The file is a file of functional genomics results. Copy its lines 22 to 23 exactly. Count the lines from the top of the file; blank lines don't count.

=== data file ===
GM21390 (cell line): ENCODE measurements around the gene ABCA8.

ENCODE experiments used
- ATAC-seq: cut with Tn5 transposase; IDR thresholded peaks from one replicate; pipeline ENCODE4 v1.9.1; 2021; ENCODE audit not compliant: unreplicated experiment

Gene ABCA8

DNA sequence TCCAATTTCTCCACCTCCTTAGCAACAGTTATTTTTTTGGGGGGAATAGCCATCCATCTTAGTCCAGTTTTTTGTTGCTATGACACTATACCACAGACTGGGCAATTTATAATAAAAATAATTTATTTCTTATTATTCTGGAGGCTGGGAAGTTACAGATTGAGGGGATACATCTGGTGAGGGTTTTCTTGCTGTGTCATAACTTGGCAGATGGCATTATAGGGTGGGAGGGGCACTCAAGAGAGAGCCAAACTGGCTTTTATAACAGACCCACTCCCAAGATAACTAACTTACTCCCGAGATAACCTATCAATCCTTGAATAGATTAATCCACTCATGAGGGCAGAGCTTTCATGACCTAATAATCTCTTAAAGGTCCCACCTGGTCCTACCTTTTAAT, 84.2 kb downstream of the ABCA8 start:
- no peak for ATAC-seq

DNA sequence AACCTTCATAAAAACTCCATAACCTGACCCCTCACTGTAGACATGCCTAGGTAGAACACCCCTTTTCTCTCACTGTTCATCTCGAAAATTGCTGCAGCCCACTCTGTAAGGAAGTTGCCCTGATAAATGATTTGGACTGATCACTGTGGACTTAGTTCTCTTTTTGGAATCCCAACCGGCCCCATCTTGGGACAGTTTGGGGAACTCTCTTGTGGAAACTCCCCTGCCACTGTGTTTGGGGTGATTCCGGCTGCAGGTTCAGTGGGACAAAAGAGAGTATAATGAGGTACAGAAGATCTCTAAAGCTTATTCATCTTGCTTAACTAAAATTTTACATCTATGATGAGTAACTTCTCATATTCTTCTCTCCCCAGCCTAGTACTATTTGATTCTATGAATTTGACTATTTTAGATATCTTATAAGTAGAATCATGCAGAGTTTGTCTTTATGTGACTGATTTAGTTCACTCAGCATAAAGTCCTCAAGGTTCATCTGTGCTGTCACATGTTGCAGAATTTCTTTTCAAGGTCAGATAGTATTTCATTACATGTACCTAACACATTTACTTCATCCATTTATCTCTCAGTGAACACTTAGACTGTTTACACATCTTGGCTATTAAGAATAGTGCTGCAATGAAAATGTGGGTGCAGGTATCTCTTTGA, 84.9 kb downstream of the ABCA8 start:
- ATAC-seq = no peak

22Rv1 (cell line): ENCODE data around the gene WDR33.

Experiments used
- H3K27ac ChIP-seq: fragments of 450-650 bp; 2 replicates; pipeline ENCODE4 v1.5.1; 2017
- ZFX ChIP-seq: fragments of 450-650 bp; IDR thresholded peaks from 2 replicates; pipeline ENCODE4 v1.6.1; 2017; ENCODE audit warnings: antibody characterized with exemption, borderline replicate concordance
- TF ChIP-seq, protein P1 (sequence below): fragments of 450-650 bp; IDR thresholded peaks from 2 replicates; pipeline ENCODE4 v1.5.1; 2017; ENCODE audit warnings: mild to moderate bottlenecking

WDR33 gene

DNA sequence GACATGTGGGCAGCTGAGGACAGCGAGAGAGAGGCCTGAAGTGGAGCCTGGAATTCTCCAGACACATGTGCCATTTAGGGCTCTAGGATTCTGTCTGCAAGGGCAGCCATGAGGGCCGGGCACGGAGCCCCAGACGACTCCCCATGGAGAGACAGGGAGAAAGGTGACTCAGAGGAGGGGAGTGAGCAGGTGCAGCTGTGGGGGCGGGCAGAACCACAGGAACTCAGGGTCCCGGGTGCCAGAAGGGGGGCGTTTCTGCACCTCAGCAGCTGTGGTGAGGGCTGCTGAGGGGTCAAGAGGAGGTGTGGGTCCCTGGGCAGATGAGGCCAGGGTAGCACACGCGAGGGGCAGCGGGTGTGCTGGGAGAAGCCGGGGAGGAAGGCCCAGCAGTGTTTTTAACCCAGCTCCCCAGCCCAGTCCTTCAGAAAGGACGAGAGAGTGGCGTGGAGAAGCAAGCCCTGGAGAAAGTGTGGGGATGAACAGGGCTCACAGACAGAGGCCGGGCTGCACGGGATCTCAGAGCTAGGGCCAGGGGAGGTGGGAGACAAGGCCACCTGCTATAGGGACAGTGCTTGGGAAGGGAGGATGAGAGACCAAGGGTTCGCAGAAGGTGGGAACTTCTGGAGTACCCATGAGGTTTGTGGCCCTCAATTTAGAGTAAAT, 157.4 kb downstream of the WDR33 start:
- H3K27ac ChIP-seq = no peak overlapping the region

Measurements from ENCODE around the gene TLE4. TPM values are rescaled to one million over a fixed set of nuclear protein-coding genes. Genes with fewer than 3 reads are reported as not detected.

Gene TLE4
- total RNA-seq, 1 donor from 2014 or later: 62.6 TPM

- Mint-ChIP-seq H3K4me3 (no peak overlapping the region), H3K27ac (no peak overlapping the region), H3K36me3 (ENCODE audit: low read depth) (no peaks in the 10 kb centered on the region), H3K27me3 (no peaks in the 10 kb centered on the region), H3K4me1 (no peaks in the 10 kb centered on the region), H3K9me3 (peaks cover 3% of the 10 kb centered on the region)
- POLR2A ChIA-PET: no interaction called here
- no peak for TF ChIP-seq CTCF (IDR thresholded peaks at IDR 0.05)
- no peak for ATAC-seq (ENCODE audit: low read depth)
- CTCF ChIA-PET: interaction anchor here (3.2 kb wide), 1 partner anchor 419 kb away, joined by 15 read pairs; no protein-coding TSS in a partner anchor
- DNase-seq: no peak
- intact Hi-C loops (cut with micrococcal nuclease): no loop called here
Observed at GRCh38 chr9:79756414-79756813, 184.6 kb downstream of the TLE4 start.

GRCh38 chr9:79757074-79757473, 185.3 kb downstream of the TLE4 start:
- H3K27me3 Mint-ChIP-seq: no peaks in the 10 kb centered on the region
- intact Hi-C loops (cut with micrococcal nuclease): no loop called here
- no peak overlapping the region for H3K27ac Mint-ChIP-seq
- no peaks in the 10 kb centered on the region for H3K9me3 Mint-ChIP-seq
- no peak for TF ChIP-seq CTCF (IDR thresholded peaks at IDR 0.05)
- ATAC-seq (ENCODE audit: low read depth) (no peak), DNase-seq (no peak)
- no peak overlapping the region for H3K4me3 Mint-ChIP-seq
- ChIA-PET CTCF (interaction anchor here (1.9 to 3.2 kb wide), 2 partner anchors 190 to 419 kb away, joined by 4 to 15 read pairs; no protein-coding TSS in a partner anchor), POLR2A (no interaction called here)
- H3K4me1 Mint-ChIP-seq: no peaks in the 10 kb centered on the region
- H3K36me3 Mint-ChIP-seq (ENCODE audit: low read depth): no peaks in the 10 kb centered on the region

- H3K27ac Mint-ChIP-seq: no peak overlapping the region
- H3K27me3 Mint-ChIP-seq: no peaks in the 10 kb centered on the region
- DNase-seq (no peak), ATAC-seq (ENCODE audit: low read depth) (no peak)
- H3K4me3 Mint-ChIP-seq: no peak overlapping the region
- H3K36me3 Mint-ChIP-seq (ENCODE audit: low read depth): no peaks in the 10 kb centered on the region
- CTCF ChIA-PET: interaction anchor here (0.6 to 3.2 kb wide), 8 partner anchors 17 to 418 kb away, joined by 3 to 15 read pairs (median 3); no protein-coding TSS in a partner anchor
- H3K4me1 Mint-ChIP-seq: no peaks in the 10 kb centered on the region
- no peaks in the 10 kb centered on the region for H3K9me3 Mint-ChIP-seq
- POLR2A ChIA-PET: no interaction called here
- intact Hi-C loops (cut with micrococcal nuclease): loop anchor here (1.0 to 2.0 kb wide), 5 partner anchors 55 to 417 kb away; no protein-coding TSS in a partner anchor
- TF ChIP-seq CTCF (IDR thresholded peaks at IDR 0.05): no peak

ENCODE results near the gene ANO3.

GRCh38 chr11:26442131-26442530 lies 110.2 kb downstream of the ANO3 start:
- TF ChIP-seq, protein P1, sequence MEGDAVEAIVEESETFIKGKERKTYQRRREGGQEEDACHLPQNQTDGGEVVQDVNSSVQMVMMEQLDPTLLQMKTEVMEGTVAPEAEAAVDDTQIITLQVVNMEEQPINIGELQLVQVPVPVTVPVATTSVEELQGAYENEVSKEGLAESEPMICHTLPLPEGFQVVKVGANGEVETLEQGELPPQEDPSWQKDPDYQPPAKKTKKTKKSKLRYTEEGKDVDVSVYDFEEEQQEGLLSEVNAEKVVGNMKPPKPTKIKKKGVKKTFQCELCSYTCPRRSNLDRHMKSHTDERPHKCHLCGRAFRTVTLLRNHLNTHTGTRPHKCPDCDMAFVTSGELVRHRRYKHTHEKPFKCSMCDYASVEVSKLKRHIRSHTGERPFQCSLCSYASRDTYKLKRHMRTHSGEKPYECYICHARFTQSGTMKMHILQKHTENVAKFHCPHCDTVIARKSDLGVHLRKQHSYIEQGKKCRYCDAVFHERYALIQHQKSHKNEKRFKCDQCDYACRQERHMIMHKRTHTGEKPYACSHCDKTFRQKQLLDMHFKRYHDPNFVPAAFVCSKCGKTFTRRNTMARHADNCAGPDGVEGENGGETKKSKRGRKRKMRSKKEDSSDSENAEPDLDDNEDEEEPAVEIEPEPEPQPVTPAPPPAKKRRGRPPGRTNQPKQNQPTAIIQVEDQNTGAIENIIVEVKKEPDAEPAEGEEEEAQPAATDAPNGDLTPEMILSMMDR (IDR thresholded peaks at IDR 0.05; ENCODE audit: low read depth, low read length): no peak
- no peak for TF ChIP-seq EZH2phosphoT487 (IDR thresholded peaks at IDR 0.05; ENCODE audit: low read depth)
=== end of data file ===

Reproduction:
- no peak for TF ChIP-seq CTCF (IDR thresholded peaks at IDR 0.05)
- no peak for ATAC-seq (ENCODE audit: low read depth)